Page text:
Sabine Devieilhe “Sabine Devieilhe: Bach Handel – Ensemble Pygmalion”
Warner Classics – November 5, 2021 – 24/96 sampling on Qobuz. I have not heard this soprano (Sabine Devieilhe) before, and wish I had. What an extraordinary voice. The SVS Ultras served her perfectly. The human voice is perhaps the most familiar sound to us because we hear it every day. She applied her talents to compositions by Bach and Handel who are Baroque Period composers. The music may not be everyone’s preferences because it is so “formal”, but the audio would be a delight notwithstanding.
The Manakooras “The Manakooras: Jungle of Steel”
Hi-Tide Recordings – June 10, 2022 – 16/44.1 sampling on Qobuz. Electronic music including the sounds of the jungle. This is a very interesting album. What I listened for was clarity, and the Ultras delivered.
The Black Keys “The Black Keys: Dropout Boogie”
Nonesuch – May 13, 2022 – 24/48 sampling on Qobuz. The Black Keys are an American blues/rock duo formed in Akron, Ohio, in 2001. The group consists of Dan Auerbach (guitar, vocals) and Patrick Carney (drums). It sounds a lot bigger than it actually is, and the sound was big on the Ultras. “Wild Child” is one of their most famous tunes, and it is on this album.
Miles Davis “Miles Davis: Freedom Jazz Dance: The Bootleg Series Volume 5”
Columbia Legacy – October 21, 2016 – 16/44.1 sampling on Qobuz. Jazz like this just does not happen now. That is why it is called Classic Jazz. Miles on the trumpet, of course, sax, piano, bass, and drums. I thoroughly enjoyed it listening with the SVS Ultras. I crossed over to a subwoofer at 70 Hz. That is just something you have to do when listening with bookshelf speakers. The Ultras do produce good bass, but I like it deep and loud, so I use a sub (in this case, the SVS PB16-Ultra).
Rossini “Rossini: La Scala di Seta”
Krakow Philharmonic Orchestra – Naxos – June 10, 2022 – 24/48 sampling on Qobuz. Gioachino Rossini was only 20 when he was commissioned to compose La scala di seta. It is classified as a “farsa comica” opera, and they were very popular in Vienna in the early 19th century. The music sounds similar to Mozart who died the year before Rossini was born. The Ultras sound a little brighter than speakers with silk dome tweeters, due to the aluminum tweeter. This is common with metal tweeters and is part of the preferences in the design stage. They produce slightly sharper edges, which, for example, make guitar or lute plucks have more clarity.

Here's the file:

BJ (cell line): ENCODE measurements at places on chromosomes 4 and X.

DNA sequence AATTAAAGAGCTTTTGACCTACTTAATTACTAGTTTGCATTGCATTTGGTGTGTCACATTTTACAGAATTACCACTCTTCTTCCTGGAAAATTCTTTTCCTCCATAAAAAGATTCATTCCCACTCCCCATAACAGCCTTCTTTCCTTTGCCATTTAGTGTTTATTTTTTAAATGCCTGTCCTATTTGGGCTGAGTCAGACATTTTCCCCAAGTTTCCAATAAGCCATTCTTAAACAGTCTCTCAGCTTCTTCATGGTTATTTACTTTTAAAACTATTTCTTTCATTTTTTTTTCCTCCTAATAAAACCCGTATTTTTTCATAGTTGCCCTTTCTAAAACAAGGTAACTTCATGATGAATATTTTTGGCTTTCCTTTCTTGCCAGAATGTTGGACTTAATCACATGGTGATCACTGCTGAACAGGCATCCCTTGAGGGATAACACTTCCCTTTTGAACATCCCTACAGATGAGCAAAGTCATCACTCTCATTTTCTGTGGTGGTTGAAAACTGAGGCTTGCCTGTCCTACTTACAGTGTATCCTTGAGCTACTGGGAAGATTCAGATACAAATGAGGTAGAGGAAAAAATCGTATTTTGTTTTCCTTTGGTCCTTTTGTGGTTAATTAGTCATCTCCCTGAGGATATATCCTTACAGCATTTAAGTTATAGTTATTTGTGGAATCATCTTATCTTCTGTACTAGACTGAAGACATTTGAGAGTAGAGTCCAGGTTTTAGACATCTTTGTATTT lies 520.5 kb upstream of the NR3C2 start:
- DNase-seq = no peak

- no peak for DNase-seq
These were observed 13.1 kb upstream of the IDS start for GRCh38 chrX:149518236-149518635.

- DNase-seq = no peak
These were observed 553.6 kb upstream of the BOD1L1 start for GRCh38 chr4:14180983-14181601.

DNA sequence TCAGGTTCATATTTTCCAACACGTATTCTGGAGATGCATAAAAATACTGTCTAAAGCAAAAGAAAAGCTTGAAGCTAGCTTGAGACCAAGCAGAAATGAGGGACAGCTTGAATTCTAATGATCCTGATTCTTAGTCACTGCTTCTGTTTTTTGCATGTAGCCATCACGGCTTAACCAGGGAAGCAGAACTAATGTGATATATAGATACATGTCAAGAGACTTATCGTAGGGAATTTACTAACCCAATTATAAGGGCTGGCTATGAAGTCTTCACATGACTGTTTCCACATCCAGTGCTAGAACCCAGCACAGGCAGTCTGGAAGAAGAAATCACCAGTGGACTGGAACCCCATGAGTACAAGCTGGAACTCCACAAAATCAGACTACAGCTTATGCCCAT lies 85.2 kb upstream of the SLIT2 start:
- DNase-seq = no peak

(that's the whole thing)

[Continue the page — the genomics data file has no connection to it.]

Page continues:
At 1 kHz and 90 dB SPL, THD was 0.67%. Note that for speakers, I now use just THD rather than THD+N since there is at least 30 dB of room noise. The 3rd and 5th harmonics are larger than the 2nd and 4th
At 10 kHz, distortion was 0.18%. The 2nd is larger than the 3rd. It is best to have the even-ordered harmonics the largest, and it just varies depending on the frequency of the signal.
For the woofer, at 50 Hz, distortion was 2% at 74 dB. This frequency is at the lower end of the speaker’s capability, so I did not try to increase the volume above what it was at 10 kHz.
70 Hz is a different story. At 90 dB output, distortion was 0.11% with harmonics difficult to distinguish from the noise floor.
Two Frequency Response sweeps at 76 dB SPL and 87 dB SPL were not much different than one another. This is good.
The Frequency Response derived from an Impulse Response is shown below. The volume level was set to approximately 87 dB SPL. The IR-derived response greatly reduces the effects of the room. The response is reasonably flat (no slope from one end to the other). The peak above 20 kHz is the metal tweeter cone resonating. It is out of the range of human hearing and is common in metal tweeters.
The Cumulative Spectral Display (CSD) illustrates a small amount of enclosure resonance and some driver resonance above 5 kHz.
The speaker Impedance and Phase response are below. The impedance is lowest (3.8 Ohms) at 200 Hz and highest (20 Ohms) at 84 Hz. The phase varies from +430 at 20 Hz and -470 at 110 Hz.
- Excellent sound quality
- Value for the dollar
- Nothing of any consequence
The sound and build quality of the SVS ULTRA BOOKSHELF SPEAKERS make them an excellent value at $1,200/pair. They can be used as front main left/right speakers, side or rear surround, or wide (Dolby Atmos®). They could also be used as height speakers, but they are a bit heavy for ceiling mount. I would recommend a subwoofer to be used with them if you like to crank up the volume.